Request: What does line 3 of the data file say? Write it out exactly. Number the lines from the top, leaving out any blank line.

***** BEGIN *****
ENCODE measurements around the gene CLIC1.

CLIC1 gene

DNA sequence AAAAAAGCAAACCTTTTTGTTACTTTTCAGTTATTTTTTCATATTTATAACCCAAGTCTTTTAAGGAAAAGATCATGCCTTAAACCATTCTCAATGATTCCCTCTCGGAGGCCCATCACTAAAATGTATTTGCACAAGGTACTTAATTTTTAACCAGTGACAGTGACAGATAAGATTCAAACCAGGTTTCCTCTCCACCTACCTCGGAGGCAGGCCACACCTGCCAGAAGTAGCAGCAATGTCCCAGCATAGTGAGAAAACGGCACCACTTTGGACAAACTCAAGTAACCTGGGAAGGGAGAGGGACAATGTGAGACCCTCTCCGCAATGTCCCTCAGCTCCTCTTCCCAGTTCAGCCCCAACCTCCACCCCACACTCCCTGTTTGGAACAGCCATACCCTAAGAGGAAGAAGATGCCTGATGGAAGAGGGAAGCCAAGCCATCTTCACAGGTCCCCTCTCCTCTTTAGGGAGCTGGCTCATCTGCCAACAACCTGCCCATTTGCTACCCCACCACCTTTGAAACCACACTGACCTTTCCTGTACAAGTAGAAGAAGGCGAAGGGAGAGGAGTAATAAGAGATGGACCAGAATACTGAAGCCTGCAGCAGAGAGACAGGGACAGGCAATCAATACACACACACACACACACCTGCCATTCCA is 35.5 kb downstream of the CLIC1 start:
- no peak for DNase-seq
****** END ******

DNA sequence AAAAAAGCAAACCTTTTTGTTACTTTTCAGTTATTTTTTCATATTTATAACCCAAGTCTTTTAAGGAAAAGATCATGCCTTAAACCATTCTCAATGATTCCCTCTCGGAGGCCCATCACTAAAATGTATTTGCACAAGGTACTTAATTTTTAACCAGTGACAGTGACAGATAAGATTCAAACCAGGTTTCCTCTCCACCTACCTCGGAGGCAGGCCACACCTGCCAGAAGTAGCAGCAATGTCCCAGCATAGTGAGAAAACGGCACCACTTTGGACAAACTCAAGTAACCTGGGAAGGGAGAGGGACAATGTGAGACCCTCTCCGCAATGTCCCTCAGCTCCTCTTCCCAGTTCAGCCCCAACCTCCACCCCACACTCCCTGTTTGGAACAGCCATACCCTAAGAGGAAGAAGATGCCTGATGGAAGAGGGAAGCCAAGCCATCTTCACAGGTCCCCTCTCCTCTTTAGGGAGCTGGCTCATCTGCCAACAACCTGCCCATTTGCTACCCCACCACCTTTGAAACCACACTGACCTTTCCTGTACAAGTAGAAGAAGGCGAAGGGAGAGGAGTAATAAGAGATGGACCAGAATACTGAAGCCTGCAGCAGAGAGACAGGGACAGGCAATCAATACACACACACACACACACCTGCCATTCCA is 35.5 kb downstream of the CLIC1 start: